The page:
From IP to Distillery

Zachary Hiller’s new hobby is years in the making

Published in 2023 Texas Rising Stars magazine

By Alison Macor on March 17, 2023


It’s not a stretch to say that when you take a sip of a William Price spirit, you’re also savoring a bit of history.

The 2-year-old Houston-based distillery is named for William Price Clary, co-owner Bryan Clary’s great-great-great-great-grandfather and, says partner Zachary Hiller, the first of the pair’s ancestors to move to Texas. The distillery’s namesake operated a grocery and liquor store in Illinois in the 1800s, and would later serve under Abraham Lincoln during the Black Hawk War of 1832.

Now, William Price Distilling is open for business in the Garden Oaks neighborhood, serving up tours and tastings of spirits, some of which are redistilled on-site. Hiller’s dream spirit—a 100-proof, 4-year-old Texas bourbon—is what he calls “a tomorrow adventure,” an endeavor that will require another round of investment to fund production in the distillery’s still, custom-made by Forsyths of Scotland, and four years of barrel aging.

A Houston native and intellectual property attorney, Hiller always wanted to open a distillery. His first client as a solo attorney was 8th Wonder Brewery, whose founders are Hiller’s childhood friends. “I traded work as a ‘baby lawyer’ for equity in the company,” says the 39-year-old. “It worked out great for both of us.”

Hiller had a tough time finding a partner to open his own distillery until Clary, his former roommate at Washington University in St. Louis, decided to leave the oil and gas business for an MBA. Hiller suggested Clary use the distillery idea if he ever needed to draw up a business plan for a course project.

At that time, Hiller was deep into the competitive barbecue scene, but it was a costly hobby. “Imagine buying two briskets, a couple of chickens, a couple of racks of ribs every couple of weekends, and not actually eating everything,” says Hiller, “because you have to put it in Styrofoam containers for the judges to eat.”

Though Hiller decided it was more fun to make brisket for friends than judges, it was over a barbecue pit in 2017 that Clary mentioned he had taken Hiller’s suggestion and come up with a proposal for a distillery. They decided to make the proposal a reality. “It took us a little bit to raise money, but we signed a lease in November 2019 and took over the lease in February 2020. COVID hit a month later,” he says.

A planned three- to four-month construction project, beset by supply chain issues, ended up taking 18 months. And when Hiller and Clary finally opened the distillery’s doors in June 2021, the city began a capital improvement project that tore up the street in front of their business. This latest challenge hasn’t stopped customers from stopping by for World Cup watch parties or holiday-themed tours and tastings, or from picking up curated boxes of spirits to mix at home.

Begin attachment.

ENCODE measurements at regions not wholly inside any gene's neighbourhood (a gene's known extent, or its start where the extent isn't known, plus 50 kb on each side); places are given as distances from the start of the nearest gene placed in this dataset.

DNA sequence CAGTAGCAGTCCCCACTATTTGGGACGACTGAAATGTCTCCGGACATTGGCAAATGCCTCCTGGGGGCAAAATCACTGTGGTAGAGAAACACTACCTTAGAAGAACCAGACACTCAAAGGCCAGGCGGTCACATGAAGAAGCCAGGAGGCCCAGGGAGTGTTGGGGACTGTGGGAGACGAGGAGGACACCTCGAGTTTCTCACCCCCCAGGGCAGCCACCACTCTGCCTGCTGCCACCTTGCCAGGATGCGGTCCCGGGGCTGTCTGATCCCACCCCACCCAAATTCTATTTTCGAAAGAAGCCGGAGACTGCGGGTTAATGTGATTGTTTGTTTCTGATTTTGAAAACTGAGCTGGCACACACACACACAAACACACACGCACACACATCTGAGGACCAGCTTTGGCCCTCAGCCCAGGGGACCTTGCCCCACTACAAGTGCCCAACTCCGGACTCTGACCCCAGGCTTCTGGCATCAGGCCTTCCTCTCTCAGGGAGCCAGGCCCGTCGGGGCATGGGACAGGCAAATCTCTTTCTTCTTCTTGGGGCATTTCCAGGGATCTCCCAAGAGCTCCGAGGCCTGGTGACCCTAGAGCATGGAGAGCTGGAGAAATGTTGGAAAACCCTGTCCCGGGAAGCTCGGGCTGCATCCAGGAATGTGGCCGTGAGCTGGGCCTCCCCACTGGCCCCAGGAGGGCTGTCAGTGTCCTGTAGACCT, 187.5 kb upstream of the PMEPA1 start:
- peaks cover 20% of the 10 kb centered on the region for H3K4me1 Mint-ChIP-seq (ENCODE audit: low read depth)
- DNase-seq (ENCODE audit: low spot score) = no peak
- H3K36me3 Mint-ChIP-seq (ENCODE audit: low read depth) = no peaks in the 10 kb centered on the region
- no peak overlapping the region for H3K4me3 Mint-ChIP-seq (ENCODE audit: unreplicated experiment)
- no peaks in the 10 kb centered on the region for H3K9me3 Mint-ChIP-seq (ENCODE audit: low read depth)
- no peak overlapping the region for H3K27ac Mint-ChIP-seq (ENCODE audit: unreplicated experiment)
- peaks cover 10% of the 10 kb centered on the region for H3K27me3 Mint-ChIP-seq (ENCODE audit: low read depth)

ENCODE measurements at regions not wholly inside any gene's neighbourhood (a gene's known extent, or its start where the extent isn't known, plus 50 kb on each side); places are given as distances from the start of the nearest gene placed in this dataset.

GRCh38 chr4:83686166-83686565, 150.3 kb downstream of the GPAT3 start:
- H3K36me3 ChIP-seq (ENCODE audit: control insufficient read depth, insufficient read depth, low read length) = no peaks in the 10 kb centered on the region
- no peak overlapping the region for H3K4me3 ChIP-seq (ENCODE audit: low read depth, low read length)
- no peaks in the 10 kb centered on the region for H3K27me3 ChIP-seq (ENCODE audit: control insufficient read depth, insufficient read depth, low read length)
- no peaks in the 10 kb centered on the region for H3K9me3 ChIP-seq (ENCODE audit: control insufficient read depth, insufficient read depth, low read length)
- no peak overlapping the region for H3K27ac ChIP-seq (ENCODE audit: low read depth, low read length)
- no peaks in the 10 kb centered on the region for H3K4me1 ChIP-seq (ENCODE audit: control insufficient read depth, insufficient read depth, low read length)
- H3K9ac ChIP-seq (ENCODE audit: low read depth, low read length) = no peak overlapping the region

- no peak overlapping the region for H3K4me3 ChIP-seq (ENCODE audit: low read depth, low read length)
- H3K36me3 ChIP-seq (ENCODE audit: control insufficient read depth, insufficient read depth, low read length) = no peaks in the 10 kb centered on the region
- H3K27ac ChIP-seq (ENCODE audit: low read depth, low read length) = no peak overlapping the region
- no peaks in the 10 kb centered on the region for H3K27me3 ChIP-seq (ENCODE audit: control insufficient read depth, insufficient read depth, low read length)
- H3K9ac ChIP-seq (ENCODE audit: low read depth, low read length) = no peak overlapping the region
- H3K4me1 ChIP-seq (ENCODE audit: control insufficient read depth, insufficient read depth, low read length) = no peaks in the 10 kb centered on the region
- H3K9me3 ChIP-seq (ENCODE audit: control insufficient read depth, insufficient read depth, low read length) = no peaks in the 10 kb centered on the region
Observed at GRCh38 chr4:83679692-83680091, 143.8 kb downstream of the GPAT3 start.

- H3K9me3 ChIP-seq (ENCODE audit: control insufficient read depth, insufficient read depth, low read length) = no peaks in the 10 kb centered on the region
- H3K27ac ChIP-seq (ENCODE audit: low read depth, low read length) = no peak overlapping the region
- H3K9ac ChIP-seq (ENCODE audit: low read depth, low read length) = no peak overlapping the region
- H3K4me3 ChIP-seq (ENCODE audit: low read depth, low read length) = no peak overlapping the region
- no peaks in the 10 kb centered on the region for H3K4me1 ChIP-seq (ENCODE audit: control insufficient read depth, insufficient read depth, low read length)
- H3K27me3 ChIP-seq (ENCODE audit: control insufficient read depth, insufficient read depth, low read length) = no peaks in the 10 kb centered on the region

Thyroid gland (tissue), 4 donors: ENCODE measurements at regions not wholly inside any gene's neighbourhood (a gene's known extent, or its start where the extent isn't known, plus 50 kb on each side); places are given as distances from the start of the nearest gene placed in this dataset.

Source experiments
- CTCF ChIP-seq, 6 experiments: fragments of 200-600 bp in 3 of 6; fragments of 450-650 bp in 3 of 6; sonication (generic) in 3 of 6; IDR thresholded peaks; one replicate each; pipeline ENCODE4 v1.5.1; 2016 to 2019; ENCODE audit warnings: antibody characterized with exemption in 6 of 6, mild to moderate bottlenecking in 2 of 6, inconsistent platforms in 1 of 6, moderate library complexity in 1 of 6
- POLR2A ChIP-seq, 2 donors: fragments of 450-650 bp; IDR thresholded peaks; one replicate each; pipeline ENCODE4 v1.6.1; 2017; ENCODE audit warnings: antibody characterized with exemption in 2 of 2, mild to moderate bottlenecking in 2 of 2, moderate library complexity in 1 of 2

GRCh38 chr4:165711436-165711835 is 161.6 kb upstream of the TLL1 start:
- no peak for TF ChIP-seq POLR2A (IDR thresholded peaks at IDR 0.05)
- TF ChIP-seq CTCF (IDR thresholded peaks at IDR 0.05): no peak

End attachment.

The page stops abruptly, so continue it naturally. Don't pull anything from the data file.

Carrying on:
While Hiller’s involvement in the distillery won’t replace his law practice, it does provide an interesting side hustle. “I’ve taken a hobby and put it on steroids,” he says. “Part of the good news of being a solo practitioner is I get to decide what my workload looks like.”

For the time being, you can often find Hiller and Clary at the distillery, planning for a future where they can produce all their own spirits from scratch, on-site. Hiller, who majored in mechanical engineering as an undergraduate, remains endlessly fascinated by the multi-step process of making spirits. “I love the science of it,” he says. “I can’t wait for the day that I’m making everything, grain to glass.”

The Spirits That Move Hiller

Coffee Liqueur: “We partner with Cactus Coffee to make it, so it’s all locally roasted cold brew. And it’s great in a White Russian.”

Bourbon Finish Rye and Honey Barrel Straight Rye: “These are part of our experimental finishing series. We put rye whiskey into a bourbon barrel that used to have our single malt in it. The other is empty rye whiskey barrels given to a local beekeeper to store honey, which he bottles, and [then] we get them back to fill with whiskey again.”

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